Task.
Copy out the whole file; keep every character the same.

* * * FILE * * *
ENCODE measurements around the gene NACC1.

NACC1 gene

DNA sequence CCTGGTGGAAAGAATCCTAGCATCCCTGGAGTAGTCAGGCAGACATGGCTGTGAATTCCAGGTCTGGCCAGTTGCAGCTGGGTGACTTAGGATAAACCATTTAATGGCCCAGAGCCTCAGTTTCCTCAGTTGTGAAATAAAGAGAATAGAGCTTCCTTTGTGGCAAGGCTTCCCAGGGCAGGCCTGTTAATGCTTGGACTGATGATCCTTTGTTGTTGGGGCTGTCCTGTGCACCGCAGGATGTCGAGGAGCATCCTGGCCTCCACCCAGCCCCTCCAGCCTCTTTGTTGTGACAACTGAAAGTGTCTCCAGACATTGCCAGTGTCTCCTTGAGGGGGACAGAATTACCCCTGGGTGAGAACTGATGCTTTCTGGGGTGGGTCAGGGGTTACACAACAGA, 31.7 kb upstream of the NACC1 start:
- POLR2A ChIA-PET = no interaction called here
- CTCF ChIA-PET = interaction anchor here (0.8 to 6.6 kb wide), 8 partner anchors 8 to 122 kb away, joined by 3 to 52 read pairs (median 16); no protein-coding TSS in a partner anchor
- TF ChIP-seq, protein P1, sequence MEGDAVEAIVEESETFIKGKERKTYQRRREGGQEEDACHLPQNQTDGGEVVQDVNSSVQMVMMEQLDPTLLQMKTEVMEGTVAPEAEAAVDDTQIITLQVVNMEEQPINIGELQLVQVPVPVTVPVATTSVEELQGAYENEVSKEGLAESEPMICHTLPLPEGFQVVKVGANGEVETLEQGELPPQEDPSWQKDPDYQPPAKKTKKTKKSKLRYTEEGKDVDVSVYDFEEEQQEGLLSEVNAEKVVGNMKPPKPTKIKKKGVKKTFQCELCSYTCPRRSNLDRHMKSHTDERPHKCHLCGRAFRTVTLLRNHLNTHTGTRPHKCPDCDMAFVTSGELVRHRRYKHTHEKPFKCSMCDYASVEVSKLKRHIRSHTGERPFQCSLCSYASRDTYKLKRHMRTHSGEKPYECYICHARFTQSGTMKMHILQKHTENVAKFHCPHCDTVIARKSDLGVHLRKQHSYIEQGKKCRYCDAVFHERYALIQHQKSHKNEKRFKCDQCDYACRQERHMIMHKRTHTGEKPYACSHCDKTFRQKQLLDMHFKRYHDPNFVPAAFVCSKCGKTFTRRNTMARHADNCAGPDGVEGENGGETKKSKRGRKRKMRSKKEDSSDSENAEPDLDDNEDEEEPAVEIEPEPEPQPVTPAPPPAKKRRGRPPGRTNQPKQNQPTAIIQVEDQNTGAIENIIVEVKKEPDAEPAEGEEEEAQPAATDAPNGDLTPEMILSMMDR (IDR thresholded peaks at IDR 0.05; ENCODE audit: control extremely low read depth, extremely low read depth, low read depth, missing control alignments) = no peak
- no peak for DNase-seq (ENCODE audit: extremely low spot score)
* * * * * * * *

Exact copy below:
ENCODE measurements around the gene NACC1.

NACC1 gene

DNA sequence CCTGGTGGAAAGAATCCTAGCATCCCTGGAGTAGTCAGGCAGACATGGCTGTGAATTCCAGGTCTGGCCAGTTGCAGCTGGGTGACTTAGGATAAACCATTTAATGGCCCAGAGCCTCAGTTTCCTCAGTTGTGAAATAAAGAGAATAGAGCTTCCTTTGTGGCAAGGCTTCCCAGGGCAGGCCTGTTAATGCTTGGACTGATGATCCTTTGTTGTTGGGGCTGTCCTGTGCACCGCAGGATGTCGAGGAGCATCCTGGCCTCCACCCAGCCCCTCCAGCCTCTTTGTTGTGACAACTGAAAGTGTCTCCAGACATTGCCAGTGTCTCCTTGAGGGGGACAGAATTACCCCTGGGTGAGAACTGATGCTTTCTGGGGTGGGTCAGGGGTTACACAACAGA, 31.7 kb upstream of the NACC1 start:
- POLR2A ChIA-PET = no interaction called here
- CTCF ChIA-PET = interaction anchor here (0.8 to 6.6 kb wide), 8 partner anchors 8 to 122 kb away, joined by 3 to 52 read pairs (median 16); no protein-coding TSS in a partner anchor
- TF ChIP-seq, protein P1, sequence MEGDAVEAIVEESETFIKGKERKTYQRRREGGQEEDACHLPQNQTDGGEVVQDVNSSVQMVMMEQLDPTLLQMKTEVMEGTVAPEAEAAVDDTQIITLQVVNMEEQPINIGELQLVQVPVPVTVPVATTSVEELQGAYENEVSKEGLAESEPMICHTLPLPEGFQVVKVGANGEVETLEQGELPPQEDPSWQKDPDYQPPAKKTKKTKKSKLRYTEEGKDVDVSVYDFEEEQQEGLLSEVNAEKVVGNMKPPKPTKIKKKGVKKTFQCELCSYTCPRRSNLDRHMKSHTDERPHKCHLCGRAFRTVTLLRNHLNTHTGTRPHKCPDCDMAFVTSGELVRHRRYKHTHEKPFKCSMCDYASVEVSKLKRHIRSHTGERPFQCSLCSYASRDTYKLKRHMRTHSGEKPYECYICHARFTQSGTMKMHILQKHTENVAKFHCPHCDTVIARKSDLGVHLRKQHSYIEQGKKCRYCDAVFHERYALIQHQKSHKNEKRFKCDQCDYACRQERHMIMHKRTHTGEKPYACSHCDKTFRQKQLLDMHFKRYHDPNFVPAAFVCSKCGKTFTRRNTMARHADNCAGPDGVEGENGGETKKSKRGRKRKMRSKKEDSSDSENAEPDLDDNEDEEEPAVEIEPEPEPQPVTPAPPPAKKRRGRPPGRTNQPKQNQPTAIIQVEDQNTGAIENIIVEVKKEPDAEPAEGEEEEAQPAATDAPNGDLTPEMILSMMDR (IDR thresholded peaks at IDR 0.05; ENCODE audit: control extremely low read depth, extremely low read depth, low read depth, missing control alignments) = no peak
- no peak for DNase-seq (ENCODE audit: extremely low spot score)